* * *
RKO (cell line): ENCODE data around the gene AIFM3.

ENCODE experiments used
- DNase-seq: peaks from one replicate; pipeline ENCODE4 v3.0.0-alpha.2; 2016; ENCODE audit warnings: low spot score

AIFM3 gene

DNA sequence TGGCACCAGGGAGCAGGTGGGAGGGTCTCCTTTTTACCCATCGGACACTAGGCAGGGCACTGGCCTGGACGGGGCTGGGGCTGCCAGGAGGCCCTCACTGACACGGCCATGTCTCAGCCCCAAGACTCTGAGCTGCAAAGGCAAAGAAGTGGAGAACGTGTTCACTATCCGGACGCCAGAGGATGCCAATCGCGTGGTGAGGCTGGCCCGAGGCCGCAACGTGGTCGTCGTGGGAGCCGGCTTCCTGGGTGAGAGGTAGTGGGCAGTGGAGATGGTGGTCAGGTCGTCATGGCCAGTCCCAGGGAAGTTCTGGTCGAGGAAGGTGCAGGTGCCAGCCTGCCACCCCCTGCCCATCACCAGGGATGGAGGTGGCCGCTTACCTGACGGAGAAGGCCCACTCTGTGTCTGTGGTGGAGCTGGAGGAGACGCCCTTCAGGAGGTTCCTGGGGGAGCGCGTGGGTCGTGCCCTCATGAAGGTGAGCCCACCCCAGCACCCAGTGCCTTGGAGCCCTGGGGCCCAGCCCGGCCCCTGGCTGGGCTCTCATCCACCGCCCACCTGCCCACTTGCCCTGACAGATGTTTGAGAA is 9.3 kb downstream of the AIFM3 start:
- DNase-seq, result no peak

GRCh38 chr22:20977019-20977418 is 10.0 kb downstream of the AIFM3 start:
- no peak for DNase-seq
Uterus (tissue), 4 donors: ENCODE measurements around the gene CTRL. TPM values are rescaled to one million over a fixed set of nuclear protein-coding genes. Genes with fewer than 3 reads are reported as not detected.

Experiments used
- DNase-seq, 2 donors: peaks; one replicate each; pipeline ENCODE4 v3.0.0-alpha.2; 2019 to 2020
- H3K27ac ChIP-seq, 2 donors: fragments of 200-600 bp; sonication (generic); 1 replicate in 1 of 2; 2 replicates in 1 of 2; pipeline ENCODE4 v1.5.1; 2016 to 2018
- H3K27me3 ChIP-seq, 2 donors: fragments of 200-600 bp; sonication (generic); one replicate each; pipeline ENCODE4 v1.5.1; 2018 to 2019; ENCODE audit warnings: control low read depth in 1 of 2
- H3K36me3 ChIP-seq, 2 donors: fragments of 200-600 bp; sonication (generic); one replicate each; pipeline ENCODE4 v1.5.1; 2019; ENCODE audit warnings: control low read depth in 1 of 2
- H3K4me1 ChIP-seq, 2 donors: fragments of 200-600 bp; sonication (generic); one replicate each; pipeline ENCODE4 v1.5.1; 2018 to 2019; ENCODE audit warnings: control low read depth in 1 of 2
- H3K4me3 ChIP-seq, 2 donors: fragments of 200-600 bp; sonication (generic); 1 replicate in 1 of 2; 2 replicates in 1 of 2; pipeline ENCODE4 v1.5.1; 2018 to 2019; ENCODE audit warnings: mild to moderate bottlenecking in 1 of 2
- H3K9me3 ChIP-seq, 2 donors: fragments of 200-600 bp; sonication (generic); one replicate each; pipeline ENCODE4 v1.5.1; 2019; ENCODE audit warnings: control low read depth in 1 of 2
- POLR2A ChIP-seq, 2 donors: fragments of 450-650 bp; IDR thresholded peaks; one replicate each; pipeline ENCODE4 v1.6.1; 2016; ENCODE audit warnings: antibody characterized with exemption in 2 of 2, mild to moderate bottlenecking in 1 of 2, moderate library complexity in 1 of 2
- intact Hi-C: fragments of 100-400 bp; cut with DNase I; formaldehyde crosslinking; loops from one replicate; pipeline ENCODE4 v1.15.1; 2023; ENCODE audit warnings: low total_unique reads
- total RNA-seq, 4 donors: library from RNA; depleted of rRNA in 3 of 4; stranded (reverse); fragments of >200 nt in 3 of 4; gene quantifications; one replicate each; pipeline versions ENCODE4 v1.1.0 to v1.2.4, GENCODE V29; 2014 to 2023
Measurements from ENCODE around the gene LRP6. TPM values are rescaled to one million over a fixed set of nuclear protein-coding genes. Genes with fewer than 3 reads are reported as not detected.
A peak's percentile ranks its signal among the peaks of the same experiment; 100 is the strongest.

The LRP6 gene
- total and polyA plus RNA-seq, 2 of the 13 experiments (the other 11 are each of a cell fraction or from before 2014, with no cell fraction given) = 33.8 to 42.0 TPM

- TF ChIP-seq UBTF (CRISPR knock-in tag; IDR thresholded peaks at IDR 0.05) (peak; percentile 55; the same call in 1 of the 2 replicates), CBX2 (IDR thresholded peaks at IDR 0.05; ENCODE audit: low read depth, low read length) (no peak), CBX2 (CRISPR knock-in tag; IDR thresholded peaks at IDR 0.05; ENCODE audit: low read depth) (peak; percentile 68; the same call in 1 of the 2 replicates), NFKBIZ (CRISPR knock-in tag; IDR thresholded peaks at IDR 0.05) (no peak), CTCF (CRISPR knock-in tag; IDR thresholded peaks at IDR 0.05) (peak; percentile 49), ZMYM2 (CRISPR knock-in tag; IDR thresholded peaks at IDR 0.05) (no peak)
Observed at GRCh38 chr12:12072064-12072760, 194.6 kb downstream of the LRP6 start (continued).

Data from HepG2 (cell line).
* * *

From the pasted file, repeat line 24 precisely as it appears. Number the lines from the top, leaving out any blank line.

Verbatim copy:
- total and polyA plus RNA-seq, 2 of the 13 experiments (the other 11 are each of a cell fraction or from before 2014, with no cell fraction given) = 33.8 to 42.0 TPM